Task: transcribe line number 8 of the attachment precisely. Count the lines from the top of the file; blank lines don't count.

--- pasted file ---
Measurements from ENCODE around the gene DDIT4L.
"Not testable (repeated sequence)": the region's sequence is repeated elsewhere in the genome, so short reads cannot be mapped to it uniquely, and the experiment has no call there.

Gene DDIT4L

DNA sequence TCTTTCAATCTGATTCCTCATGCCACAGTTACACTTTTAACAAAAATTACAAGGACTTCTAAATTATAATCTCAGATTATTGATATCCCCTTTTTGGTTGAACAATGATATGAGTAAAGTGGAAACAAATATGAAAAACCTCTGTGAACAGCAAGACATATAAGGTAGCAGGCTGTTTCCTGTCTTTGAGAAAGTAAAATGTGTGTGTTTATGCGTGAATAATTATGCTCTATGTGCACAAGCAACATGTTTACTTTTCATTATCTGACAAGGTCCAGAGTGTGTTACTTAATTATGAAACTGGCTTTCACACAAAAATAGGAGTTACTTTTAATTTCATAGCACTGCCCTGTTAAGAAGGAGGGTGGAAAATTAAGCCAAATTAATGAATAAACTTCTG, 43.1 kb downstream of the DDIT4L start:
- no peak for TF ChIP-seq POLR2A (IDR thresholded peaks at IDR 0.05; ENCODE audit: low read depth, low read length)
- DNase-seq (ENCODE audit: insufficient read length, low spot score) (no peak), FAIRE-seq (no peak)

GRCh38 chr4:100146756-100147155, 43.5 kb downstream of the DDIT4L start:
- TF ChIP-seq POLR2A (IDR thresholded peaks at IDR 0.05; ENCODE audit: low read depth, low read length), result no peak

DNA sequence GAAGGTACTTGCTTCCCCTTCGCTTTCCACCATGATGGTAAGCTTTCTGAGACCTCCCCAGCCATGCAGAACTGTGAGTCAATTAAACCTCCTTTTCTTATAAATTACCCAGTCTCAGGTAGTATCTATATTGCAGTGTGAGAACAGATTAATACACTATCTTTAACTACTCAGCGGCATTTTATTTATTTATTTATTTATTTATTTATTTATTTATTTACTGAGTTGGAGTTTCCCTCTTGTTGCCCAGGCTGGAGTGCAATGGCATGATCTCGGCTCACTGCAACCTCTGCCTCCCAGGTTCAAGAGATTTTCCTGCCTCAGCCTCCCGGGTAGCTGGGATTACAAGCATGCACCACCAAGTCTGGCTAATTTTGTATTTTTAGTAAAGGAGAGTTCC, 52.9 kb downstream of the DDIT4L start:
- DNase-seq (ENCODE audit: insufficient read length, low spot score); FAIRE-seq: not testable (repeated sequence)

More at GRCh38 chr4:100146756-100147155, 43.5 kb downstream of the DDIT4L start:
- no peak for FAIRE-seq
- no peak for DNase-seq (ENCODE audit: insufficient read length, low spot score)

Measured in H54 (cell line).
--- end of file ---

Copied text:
- TF ChIP-seq POLR2A (IDR thresholded peaks at IDR 0.05; ENCODE audit: low read depth, low read length), result no peak